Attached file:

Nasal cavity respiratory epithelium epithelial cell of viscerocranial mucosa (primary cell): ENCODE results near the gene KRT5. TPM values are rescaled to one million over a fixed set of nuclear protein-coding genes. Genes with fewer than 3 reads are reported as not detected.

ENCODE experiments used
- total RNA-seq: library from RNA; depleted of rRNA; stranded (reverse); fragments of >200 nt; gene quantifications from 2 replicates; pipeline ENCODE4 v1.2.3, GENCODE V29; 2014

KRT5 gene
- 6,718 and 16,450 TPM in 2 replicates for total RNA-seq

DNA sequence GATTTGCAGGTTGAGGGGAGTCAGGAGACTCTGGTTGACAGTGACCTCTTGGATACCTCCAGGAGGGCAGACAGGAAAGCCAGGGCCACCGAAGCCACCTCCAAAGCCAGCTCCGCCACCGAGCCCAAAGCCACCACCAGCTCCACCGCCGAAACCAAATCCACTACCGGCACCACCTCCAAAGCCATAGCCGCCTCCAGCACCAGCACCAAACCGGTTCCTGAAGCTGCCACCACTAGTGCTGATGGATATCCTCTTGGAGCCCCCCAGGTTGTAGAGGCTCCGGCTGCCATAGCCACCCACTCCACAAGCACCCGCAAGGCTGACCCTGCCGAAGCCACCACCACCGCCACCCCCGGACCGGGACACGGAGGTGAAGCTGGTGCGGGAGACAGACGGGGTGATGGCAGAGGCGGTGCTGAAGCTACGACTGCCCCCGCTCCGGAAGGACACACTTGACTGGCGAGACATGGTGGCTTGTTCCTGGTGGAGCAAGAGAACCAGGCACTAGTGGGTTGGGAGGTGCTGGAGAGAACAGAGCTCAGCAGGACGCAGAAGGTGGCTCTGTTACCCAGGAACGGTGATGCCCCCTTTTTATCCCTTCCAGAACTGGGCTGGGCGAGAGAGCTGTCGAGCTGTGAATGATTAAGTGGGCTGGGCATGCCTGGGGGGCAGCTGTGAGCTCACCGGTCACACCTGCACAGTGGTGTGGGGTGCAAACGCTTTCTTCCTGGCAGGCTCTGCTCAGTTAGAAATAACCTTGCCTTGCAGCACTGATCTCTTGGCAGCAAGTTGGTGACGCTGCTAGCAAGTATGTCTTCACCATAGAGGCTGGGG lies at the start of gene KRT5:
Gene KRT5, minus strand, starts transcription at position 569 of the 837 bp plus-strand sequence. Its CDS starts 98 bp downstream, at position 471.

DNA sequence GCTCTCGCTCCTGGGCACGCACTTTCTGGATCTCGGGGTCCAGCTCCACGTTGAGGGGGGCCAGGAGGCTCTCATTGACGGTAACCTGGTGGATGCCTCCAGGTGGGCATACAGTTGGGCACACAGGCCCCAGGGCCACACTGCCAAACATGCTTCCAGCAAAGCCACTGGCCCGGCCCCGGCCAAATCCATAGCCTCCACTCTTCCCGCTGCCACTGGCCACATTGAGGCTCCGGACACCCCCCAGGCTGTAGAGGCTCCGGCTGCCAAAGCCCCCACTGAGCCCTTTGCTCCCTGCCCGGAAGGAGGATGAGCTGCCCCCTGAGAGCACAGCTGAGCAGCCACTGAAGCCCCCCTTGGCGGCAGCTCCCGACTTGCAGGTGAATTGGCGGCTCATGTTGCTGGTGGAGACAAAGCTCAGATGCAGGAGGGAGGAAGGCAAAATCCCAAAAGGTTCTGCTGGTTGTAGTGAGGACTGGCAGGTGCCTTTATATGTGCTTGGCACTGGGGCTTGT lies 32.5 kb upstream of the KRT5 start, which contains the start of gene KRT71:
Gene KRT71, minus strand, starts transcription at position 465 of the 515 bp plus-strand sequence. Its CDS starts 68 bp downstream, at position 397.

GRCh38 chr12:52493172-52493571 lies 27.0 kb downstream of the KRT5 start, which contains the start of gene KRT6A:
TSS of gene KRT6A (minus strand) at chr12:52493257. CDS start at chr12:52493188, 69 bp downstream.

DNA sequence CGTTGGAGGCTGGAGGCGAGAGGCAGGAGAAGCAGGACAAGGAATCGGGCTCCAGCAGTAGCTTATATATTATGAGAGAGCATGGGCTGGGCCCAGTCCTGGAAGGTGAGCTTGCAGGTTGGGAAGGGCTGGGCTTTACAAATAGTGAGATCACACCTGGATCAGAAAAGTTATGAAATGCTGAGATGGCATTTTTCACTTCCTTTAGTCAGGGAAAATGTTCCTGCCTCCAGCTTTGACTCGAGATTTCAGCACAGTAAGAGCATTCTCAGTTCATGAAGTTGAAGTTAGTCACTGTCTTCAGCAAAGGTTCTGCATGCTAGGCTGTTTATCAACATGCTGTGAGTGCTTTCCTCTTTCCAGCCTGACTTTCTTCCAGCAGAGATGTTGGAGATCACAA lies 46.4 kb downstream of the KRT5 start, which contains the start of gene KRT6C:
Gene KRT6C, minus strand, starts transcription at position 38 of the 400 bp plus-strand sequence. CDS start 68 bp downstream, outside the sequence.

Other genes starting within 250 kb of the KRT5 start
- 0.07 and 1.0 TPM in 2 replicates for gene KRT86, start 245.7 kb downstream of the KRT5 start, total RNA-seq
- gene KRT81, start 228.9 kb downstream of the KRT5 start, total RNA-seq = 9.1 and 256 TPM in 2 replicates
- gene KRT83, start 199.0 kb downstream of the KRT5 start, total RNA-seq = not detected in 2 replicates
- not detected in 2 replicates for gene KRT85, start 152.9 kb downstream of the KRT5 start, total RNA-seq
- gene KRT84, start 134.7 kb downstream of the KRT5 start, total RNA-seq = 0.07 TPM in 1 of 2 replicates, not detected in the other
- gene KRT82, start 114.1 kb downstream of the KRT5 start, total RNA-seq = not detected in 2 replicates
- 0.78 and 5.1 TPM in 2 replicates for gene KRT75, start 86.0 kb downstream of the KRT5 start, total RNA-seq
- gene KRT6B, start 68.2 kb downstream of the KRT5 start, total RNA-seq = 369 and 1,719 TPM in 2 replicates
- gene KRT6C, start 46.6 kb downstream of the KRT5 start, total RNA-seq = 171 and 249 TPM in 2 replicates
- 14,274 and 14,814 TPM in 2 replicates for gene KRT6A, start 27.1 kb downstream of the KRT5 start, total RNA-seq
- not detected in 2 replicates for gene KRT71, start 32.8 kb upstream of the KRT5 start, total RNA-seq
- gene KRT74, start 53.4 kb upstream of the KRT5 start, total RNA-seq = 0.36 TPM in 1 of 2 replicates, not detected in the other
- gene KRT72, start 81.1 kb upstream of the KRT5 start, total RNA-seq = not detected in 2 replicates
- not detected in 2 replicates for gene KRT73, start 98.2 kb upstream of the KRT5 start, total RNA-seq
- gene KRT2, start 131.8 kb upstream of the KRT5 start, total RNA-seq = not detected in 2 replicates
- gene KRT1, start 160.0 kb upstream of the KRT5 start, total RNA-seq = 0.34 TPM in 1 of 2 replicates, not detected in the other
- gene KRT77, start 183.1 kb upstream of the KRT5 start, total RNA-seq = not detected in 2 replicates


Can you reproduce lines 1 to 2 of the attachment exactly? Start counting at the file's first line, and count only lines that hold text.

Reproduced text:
Nasal cavity respiratory epithelium epithelial cell of viscerocranial mucosa (primary cell): ENCODE results near the gene KRT5. TPM values are rescaled to one million over a fixed set of nuclear protein-coding genes. Genes with fewer than 3 reads are reported as not detected.

ENCODE experiments used